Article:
For me, and I think for many who experience these sculptures, they evoke strong feminine energy. This is consistent with Carl Jung’s notion of Anima and Animus, in which adults embody an emerging, faceless, often unconscious persona of the opposite sex. Anima is my emerging feminine consciousness. For Jung, only if we fully embrace that opposite and incorporate it into our living can we live fully integrated, and fully successful lives.
It is also consistent with Jungian theory that some men react strongly, often strongly negatively, to Anima I, II, and III. They see those sculptures as explicitly and even obscenely phallic. One screamed at me for displaying male genitalia in public. After he explained what he had “seen”, I could appreciate that he actually did “see” those things “in” those pieces of wood and stone, just as I see other things. Jung might suggest that in projecting those images into those sculptures in that way, those archetypally male viewers failed to embrace their own Anima and angrily attacked three carvings that expressed mine.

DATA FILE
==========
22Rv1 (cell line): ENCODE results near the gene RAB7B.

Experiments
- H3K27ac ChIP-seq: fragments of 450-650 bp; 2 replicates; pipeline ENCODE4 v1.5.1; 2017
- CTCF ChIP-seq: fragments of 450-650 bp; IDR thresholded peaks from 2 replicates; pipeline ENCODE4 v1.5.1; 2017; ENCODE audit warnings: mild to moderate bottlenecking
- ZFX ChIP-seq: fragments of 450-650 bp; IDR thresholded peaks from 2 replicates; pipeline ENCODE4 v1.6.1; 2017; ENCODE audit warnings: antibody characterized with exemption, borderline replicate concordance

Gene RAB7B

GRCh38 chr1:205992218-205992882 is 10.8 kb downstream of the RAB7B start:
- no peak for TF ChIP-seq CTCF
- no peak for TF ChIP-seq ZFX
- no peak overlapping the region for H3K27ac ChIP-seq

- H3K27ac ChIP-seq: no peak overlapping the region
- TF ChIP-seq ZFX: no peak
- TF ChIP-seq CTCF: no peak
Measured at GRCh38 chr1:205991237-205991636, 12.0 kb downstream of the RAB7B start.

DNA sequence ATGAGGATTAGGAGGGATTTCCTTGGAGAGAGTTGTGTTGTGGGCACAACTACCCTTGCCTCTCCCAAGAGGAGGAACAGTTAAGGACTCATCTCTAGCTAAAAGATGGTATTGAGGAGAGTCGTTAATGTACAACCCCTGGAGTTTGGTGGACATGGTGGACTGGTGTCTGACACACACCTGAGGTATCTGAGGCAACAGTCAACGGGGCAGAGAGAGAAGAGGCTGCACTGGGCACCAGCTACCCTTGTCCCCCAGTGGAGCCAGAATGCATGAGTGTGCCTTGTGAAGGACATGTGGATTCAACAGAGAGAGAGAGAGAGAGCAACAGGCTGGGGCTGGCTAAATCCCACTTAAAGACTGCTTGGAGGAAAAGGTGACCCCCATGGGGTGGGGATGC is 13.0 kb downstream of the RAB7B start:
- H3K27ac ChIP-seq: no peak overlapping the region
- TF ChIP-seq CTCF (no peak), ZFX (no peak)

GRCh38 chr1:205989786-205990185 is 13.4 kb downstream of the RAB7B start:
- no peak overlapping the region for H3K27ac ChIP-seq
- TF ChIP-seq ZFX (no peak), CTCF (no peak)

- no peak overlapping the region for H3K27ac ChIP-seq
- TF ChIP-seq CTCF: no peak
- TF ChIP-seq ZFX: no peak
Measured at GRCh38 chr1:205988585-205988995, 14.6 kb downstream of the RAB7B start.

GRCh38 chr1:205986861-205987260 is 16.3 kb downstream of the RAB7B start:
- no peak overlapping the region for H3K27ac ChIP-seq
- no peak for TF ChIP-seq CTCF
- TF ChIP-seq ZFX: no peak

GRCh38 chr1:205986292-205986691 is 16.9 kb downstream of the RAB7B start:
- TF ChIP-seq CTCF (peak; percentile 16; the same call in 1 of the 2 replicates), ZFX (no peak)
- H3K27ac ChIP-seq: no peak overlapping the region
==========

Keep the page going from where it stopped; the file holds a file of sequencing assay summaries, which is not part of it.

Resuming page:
I find that fascinating.
Anima II was my first substantial stone sculpture. I had been working on it for several months when I found the original drawing of the dreams that led to Anima I. The walnut Anima I didn’t look much like the drawing, but the emerging marble Anima II was its spitting image. Surprise! I had no idea until that moment that the sculptures were related. I had thought of them as totally separate.
I carved Anima III intentionally as an Anima, and pink alabaster was perfect to express the subtle thoughts and feelings I wanted to explore.
A rock on a beach shouted at me to become Anima IV. Could I express something as abstract as my emerging feminine consciousness with two simple surfaces intersecting in a simple way? A mainly convex, rough-textured, outer surface, relatively lighter in tone from roughness ‘surrounds’ a polished concave inner surface of contrasting black, white, and gray granite crystals.